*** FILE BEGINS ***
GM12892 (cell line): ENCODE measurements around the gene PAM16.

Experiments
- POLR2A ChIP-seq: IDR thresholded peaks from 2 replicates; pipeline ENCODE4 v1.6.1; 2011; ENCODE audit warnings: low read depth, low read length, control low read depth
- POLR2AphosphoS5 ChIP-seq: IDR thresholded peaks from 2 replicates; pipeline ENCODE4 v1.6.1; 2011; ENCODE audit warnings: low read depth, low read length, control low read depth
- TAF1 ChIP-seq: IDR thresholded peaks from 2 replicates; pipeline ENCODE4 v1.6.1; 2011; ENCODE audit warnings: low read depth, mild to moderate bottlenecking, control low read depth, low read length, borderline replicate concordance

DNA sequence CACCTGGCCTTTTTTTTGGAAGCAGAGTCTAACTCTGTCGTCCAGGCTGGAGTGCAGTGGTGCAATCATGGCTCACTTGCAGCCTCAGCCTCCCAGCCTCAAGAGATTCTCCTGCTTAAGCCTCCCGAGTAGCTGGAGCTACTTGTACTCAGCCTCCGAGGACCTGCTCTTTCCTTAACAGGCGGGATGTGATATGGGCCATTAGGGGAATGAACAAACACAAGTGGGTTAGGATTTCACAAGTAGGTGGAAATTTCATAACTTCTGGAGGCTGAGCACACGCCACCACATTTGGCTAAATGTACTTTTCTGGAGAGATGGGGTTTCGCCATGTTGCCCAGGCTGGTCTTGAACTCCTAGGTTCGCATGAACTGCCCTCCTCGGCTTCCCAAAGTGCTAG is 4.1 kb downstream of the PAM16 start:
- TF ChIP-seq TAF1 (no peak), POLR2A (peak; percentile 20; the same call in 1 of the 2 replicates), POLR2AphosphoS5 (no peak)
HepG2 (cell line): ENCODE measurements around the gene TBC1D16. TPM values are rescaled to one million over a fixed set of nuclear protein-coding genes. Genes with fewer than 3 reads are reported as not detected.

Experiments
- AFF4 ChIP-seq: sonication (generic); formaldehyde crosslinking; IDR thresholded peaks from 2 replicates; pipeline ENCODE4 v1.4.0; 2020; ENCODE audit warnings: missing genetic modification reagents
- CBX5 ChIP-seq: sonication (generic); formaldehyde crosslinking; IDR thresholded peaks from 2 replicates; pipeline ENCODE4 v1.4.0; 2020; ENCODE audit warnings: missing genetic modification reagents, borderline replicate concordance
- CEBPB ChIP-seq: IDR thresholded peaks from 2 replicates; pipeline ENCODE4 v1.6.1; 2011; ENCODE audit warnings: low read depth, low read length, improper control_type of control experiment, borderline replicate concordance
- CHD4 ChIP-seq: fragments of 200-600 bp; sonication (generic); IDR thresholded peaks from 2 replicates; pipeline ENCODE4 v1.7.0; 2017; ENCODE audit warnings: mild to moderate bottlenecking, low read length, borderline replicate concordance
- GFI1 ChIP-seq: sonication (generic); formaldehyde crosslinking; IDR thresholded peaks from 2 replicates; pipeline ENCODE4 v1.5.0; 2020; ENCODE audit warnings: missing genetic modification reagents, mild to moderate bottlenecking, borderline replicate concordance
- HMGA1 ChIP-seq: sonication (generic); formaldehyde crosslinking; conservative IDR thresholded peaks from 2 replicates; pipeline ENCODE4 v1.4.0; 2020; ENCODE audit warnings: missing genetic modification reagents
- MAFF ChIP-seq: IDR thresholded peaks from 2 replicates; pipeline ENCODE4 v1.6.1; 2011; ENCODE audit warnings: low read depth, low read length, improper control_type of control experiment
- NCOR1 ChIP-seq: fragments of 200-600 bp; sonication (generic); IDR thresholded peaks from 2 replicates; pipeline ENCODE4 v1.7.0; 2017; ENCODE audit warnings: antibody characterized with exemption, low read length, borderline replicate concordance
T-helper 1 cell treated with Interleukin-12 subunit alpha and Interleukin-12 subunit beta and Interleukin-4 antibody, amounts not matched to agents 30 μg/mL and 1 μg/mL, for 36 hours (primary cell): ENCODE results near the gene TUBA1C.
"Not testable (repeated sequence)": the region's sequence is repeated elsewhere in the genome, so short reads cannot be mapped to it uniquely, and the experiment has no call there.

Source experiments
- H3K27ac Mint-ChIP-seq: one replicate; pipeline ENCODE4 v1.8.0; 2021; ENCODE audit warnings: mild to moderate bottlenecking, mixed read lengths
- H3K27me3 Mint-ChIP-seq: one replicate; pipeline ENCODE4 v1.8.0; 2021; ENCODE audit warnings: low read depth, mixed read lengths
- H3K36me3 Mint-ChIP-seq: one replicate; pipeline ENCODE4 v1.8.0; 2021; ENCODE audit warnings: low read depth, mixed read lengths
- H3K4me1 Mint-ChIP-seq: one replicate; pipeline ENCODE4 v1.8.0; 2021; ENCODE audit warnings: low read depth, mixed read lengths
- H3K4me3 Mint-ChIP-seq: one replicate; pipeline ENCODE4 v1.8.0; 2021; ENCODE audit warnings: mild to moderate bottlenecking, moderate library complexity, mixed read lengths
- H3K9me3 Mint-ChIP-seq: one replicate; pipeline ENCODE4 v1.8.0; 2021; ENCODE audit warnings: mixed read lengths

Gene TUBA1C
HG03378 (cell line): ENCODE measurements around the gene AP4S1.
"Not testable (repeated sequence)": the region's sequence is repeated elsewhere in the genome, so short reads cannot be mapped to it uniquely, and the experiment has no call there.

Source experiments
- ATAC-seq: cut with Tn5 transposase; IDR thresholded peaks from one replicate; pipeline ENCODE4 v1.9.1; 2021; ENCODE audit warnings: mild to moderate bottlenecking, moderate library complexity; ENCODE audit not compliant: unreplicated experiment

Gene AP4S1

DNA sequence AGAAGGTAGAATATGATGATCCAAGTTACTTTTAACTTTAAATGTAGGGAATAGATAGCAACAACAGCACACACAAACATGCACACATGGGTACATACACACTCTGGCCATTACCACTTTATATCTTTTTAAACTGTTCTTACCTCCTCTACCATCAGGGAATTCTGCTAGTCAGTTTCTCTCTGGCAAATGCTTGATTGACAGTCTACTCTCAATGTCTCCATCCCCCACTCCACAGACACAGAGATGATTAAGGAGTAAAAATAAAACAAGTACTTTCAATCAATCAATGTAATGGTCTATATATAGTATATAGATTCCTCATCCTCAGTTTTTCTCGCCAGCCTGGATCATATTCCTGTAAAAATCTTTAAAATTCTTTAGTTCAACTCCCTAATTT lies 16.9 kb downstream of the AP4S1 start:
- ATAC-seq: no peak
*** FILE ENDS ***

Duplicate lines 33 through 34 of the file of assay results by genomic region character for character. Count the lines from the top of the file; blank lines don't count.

DNA sequence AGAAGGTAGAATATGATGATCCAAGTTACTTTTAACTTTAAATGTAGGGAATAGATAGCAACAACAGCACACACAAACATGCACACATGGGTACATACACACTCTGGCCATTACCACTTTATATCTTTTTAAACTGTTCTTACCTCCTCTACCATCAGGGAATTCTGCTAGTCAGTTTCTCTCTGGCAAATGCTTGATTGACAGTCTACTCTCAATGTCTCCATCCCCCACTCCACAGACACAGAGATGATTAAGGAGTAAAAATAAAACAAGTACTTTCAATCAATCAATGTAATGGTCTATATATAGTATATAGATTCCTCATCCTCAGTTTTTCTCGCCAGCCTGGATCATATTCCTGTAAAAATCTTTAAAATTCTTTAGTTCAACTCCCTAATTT lies 16.9 kb downstream of the AP4S1 start:
- ATAC-seq: no peak